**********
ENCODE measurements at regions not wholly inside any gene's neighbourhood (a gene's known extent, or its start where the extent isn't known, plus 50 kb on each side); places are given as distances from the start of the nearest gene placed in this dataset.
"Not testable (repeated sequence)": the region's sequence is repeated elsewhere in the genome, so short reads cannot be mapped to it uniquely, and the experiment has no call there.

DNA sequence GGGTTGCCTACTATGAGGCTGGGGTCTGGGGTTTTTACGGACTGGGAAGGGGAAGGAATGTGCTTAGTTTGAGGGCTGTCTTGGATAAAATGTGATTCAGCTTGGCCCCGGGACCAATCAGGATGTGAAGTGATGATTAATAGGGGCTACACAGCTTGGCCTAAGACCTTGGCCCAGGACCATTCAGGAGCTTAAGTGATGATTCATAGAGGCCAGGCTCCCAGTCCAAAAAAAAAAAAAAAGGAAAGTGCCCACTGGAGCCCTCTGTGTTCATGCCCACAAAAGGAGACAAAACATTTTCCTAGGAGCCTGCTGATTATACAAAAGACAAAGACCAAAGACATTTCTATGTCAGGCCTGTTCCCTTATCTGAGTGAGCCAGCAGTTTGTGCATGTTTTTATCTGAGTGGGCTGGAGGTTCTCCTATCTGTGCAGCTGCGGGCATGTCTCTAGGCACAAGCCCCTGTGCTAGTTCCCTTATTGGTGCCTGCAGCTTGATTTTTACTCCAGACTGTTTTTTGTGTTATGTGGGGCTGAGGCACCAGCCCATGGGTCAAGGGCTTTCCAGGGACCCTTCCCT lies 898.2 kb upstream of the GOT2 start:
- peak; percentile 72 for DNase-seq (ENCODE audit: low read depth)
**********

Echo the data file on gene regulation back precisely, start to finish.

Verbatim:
ENCODE measurements at regions not wholly inside any gene's neighbourhood (a gene's known extent, or its start where the extent isn't known, plus 50 kb on each side); places are given as distances from the start of the nearest gene placed in this dataset.
"Not testable (repeated sequence)": the region's sequence is repeated elsewhere in the genome, so short reads cannot be mapped to it uniquely, and the experiment has no call there.

DNA sequence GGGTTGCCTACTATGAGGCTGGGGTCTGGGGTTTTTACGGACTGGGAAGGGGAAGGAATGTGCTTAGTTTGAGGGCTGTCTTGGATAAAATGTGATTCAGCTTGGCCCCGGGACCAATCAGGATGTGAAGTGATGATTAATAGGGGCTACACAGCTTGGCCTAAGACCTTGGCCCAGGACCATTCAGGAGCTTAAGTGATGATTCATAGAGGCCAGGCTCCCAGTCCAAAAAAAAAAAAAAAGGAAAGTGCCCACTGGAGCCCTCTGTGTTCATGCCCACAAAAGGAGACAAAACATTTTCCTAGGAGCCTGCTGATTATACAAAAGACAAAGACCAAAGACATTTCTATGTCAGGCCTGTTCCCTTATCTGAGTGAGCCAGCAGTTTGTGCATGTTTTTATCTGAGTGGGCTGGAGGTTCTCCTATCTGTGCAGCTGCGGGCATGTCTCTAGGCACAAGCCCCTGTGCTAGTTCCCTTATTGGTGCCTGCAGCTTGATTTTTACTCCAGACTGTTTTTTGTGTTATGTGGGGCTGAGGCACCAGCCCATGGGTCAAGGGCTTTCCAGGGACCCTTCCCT lies 898.2 kb upstream of the GOT2 start:
- peak; percentile 72 for DNase-seq (ENCODE audit: low read depth)